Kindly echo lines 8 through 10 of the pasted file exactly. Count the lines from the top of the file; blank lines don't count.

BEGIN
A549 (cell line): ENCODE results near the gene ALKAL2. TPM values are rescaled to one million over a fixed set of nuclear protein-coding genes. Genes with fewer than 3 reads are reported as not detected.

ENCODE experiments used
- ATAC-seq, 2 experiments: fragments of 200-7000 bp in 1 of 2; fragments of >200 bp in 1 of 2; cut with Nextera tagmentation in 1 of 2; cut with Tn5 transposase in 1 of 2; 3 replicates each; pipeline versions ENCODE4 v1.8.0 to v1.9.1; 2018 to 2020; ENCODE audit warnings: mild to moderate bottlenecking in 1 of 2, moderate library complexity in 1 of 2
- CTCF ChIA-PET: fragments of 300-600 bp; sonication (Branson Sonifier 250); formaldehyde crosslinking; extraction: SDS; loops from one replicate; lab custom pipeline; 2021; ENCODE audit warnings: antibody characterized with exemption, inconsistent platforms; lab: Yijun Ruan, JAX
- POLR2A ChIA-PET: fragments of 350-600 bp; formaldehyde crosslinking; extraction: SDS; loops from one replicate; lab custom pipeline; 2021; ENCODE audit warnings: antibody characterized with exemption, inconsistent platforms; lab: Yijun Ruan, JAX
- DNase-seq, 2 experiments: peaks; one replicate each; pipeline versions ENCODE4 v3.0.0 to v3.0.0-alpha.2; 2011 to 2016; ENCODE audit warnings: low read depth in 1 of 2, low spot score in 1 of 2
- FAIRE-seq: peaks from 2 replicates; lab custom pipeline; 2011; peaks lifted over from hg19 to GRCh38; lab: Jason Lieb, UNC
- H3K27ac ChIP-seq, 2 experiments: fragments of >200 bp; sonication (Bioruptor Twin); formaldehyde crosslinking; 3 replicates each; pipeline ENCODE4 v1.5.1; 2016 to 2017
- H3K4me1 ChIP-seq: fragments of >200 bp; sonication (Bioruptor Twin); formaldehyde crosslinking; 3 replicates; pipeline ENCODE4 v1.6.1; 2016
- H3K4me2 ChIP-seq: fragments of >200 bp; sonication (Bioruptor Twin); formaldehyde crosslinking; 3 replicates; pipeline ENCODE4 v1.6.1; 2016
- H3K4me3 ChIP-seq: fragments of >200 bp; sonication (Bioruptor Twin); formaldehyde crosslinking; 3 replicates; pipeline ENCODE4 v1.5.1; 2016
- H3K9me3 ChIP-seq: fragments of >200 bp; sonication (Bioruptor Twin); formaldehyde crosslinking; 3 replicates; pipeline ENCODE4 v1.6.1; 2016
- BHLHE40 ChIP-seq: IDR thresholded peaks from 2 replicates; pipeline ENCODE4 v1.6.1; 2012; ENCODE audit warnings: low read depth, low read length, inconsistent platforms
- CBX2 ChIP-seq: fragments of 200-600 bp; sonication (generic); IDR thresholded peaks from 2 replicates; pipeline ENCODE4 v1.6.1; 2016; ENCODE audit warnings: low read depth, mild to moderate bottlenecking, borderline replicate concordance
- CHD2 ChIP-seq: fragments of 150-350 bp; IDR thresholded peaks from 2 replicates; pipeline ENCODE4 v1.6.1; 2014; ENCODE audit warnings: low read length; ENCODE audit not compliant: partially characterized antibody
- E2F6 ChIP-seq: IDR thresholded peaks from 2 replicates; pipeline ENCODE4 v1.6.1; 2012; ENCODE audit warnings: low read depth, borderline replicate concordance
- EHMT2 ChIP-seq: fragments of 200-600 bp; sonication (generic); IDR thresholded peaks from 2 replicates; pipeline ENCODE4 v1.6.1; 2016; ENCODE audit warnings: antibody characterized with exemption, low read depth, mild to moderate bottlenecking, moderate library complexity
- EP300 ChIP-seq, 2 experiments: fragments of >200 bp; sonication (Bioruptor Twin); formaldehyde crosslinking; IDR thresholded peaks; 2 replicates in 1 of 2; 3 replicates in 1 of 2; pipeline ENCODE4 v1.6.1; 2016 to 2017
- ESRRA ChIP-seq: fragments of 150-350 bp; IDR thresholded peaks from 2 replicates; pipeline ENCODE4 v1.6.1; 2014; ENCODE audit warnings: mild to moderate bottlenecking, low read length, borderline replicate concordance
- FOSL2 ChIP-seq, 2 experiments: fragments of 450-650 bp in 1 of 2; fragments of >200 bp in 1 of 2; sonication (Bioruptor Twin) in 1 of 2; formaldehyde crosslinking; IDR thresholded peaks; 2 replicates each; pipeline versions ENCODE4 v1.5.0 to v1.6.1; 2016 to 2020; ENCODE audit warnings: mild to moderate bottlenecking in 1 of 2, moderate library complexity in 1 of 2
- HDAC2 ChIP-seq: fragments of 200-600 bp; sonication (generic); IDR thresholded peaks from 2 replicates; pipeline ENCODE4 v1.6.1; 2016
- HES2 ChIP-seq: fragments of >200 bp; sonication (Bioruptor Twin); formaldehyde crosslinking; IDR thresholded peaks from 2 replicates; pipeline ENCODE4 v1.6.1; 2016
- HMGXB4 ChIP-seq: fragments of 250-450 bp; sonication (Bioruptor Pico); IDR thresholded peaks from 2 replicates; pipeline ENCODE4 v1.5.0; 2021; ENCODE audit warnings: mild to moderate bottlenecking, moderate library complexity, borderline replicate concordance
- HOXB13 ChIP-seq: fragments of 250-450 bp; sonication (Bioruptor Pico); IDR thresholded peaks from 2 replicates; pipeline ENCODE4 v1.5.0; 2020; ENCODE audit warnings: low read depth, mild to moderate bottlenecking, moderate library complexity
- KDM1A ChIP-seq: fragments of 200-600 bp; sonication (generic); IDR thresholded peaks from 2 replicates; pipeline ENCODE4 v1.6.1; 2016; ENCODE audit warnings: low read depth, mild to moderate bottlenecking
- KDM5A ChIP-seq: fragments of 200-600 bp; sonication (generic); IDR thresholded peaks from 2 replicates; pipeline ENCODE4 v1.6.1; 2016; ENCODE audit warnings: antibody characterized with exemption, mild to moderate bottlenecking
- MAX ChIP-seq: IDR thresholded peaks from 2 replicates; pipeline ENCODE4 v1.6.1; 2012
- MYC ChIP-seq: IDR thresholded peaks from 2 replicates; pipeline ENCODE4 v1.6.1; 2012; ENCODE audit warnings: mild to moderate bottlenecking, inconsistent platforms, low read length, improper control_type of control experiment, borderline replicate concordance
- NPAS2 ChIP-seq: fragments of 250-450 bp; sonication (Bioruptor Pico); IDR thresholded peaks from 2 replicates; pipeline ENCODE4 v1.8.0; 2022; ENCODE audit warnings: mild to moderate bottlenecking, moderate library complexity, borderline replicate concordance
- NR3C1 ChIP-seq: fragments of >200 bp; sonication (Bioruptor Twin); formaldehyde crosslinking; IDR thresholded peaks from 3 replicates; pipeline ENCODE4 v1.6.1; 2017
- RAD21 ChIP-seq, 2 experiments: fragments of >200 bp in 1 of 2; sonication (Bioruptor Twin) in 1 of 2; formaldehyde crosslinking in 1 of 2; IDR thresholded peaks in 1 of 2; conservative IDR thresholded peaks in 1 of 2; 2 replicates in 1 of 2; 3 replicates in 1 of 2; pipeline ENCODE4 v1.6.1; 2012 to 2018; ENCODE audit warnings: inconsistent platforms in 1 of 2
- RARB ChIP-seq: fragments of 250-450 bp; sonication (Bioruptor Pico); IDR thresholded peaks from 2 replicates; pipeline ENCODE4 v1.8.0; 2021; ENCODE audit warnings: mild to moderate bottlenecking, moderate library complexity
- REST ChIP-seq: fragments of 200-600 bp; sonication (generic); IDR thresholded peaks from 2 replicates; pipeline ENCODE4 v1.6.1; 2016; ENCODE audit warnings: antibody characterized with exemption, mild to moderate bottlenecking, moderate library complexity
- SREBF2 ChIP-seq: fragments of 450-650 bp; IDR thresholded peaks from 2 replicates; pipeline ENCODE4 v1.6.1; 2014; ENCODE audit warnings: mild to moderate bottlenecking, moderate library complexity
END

- H3K27ac ChIP-seq, 2 experiments: fragments of >200 bp; sonication (Bioruptor Twin); formaldehyde crosslinking; 3 replicates each; pipeline ENCODE4 v1.5.1; 2016 to 2017
- H3K4me1 ChIP-seq: fragments of >200 bp; sonication (Bioruptor Twin); formaldehyde crosslinking; 3 replicates; pipeline ENCODE4 v1.6.1; 2016
- H3K4me2 ChIP-seq: fragments of >200 bp; sonication (Bioruptor Twin); formaldehyde crosslinking; 3 replicates; pipeline ENCODE4 v1.6.1; 2016